09/07/2006 11:00PM

When throwing money away is a smart move

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When I worked for the Sive, Young & Rubicam advertising agency in Cincinnati, we tried to make sure that the client's message rose above the clutter of everyday marketing.

I was thinking about those lessons learned this past week when I heard that tens of thousands of dollars were floating down to street level from an advertising billboard located on the Las Vegas Strip. My first reaction was that somebody did figure out a diabolically clever way to get his or her message out.

You may have heard about this strange story since it happened in Las Vegas early Wednesday morning.

In brief, Sportsbook.com, an Internet wagering site, rented an outdoor billboard on the Strip across the street from the Stardust. They built a clear Plexiglas case on the billboard and filled it with $100,000 in $1 bills. The website then offered a wager at 6-1 odds that the money would be stolen. Well, it was - almost.

There was supposed to be 24-hour security guarding the billboard. At 3 a.m. Wednesday morning, a caller to the 911 emergency line said money was "falling out of the sky." When Las Vegas Metro police arrived, thousands of $1 bills were cascading down to the ground. Allegedly, thieves had broken into the case and dislodged about $30,000.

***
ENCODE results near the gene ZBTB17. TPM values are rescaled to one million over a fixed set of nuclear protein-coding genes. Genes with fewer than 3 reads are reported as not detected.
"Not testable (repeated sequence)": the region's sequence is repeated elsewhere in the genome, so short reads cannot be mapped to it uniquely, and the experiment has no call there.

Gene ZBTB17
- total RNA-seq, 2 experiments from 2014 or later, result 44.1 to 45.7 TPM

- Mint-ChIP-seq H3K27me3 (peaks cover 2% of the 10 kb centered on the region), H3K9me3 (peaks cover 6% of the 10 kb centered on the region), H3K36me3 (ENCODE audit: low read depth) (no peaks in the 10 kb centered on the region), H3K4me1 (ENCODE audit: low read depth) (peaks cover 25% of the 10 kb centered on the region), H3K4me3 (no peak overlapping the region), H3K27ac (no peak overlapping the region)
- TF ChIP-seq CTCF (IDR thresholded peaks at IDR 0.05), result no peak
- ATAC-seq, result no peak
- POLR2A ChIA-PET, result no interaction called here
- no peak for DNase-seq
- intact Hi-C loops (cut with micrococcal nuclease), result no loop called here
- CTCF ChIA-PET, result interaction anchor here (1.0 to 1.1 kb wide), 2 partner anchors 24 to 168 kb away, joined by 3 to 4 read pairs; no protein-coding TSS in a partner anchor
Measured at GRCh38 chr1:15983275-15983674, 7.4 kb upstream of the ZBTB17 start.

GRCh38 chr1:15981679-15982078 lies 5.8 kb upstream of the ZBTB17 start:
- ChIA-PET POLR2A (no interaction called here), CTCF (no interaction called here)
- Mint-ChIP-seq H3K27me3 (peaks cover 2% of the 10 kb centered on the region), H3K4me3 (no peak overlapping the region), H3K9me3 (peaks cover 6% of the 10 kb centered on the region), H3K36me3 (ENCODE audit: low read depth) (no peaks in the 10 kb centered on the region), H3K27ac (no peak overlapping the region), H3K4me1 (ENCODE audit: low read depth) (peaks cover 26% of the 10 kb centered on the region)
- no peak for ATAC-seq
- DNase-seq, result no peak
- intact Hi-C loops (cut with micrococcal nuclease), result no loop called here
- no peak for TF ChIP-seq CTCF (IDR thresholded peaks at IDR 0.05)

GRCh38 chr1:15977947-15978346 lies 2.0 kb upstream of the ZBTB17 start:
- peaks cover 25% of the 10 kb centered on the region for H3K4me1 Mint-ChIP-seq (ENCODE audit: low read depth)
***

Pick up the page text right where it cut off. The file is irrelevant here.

The authorities are investigating this as a robbery. But they have not ruled out that it may be an inside job. Or, more likely, a bizarre publicity stunt. The Internet site is vehemently denying the allegations that this was a setup. Personally, it's hard to ignore the obvious.

I don't see the cost of the advertising as that expensive. It starts with $100,000 cash - pocket change for the company - which supposedly will be returned after the promotion ends. It also includes renting a billboard, paying for around-the-clock security and buying insurance for the money. The limited costs have been far exceeded in value by the PR and media buzz generated by the oddball incident.

Newspapers nationwide are running stories. TV and radio stations are reporting on it. People are talking about the "money raining down in Las Vegas."

There seemingly are thousands of Internet betting sites. To the layman, they all look, sound, and feel alike. What better way to rise above the clutter than do something so outrageous that even longtime Las Vegans were left shaking their heads?

And for those of us who like to make a bet once in awhile, there was a brand new bad beat story created. The folks who bet at 6-1 odds that the cash would be stolen still do not collect. The website rules clearly state that all $100,000 must have been stolen for the bet to win.

Richard Eng is the turf editor for the Las Vegas Review-Journal and author of "Betting on Horse Racing for Dummies."